Given the actually-existing structural marginalization of third parties in the institutional landscape of American partisan politics it seems to me that those who advocate a more democratizing viewpoint than either party is currently advocating (which seems to me as palpably true as it is palpably false to peddle facile equivalency theses about the parties as do too many) must either struggle to reshape the best of those parties in the image of their own values or, if they truly believe in the necessity of a greener or more socialist third party, fight first to alter the institutional landscape in which third parties function politically (through campaigns for instant runoff voting, real campaign finance reform, or what have you). Those who advocate more radical third party interventions without concern to the actual structural realities in which interventions make their play seem to me to mistake as radicalism what amount to narcissistic temper tantrums indifferent to actual outcomes, just as those who decry fine elected Democrats (not to mention American's Senator, the fabulous Bernie Sanders) as traitors to Democratic principle, who deserve to be punished as such, without concern to the actual structural realities with which which such Democrats are contending seem to me to be rash, ill-informed, and too apt to cut off their noses to spite their faces, however righteous and well-meaning they may be in general.

Hence, I tend strongly to agree with BooMan (as I often have done through the various healthcare reform debates this year) when he criticizes the tactical mis-steps and energy-dividing histrionics of what he is calling the Anti-Corporatist Movement, despite the fact that I identify pretty closely with much of what self-identified "Ant-Corporatists" say is wrong with the currently prevailing catastrophically environmentally unsustainable, brutally precarizing, fraudulently financialized, disgustingly militarized world-system. When BooMan takes pains to say he doesn't mean to use the phrase Anti-Corporatist Movement "pejoratively" I think this is belied a bit by his actual analysis, especially when he declares the difference between anti-corporatists and, say, pragmatists as primarily "temperamental" in nature.

And I do think this tends rather to undermine the effectiveness of his larger crucial point, which is, if I am understanding him aright: that not only can one be a pragmatist while sympathizing or even, I suppose, identifying with the aspirations and analyses of the Anti-Corporatist Movement, but that frankly one must be a pragmatist in order actually to manage to re-write our world in something like the image of the aspirations and analyses of the Anti-Corporatist Movement.

To return to the first paragraph of this post, I said that "the stimulus package, and probably-pending insurance reform and upcoming financial regulations Obama and the Democratic Congress have accomplished more in the first year of an Administration than we've seen in generations, certainly since LBJ." I think the people with whose radical democratizing and permaculture politics I most closely identify myself likely really saw red reading that, reading such statements often makes the people with whose politics I most personally sympathize want to tear their hair out. I fully understand that and I understand the reasons why this is so.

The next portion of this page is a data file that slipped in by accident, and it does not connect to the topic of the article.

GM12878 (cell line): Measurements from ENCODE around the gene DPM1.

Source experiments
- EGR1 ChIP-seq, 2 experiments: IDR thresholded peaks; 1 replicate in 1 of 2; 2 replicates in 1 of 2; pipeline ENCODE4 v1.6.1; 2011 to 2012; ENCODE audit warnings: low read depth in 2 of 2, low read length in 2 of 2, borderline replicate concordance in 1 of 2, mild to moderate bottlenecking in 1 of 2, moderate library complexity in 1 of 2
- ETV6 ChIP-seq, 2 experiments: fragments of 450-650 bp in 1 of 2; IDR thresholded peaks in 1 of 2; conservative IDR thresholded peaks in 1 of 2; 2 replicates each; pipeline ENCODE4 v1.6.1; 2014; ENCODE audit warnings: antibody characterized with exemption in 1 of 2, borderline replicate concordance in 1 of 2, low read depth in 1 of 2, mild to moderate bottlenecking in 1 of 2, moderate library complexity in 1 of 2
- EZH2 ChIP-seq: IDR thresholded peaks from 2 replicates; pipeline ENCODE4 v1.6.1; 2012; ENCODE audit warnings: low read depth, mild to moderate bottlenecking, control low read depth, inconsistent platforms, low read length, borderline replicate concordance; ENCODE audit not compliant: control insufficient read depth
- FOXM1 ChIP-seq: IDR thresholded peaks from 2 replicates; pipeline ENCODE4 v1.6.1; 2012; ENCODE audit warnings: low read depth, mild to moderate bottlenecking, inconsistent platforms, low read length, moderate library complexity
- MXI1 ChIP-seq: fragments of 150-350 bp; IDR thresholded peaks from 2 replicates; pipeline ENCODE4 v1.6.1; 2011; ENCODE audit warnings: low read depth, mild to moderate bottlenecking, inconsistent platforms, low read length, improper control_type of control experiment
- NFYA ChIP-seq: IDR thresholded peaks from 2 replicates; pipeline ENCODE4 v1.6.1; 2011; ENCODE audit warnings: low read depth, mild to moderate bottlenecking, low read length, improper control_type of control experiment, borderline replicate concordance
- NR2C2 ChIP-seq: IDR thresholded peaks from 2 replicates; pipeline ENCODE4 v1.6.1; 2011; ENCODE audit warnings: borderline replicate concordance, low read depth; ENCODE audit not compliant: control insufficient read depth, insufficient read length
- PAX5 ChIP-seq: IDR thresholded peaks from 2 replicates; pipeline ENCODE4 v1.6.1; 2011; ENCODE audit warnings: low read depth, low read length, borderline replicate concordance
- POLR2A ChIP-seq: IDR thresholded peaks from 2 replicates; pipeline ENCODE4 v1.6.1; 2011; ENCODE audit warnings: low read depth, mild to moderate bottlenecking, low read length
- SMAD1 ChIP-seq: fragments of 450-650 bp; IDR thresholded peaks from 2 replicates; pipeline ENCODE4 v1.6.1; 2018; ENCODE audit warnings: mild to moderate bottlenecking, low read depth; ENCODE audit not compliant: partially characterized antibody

I realize that there are some who want to say that what Obama and the Democrats have accomplished is something wonderful, something adequate to "the fierce urgency of now" as the man said. And of course given the actual problems of climate catastrophe, corporate catastrophe, military catastrophe we face those who think this painfully-accomplished something we will have wrought is also enough are simply straightforwardly wrong to think so or to say so.

But it also really is true that something is not nothing, even when that something is nothing like enough. It is wrong to pretend that something is nothing when what you want is something more, because in declaring something to be nothing you disempower the very forces on whom you must most rely to work your way to something more.

I realize that there are good reasons to fear that the heartbreaking process of incremental reform may be unequal to the demands of unfolding catastrophe, but unless you are advocating the violent overthrow of the system the limitations of which frustrate the educational, agitational, organizational work through which humans must strive to be equal to our shared problems then you are conceding that we do such politics as we can with the system we have rather than the system we might wish for, and this demands in turn that we assume the responsibility actually to work through that system rather than indulging in delusive, distracting, deranging wish-fulfillment fantasies involving third parties which cannot be going concerns in our actual reality or involving the punishment of Conservadems whose votes are nonetheless still needed to accomplish anything given the monolithic obstructionism of crass crazytown Republicans.

In an earlier post I wrote: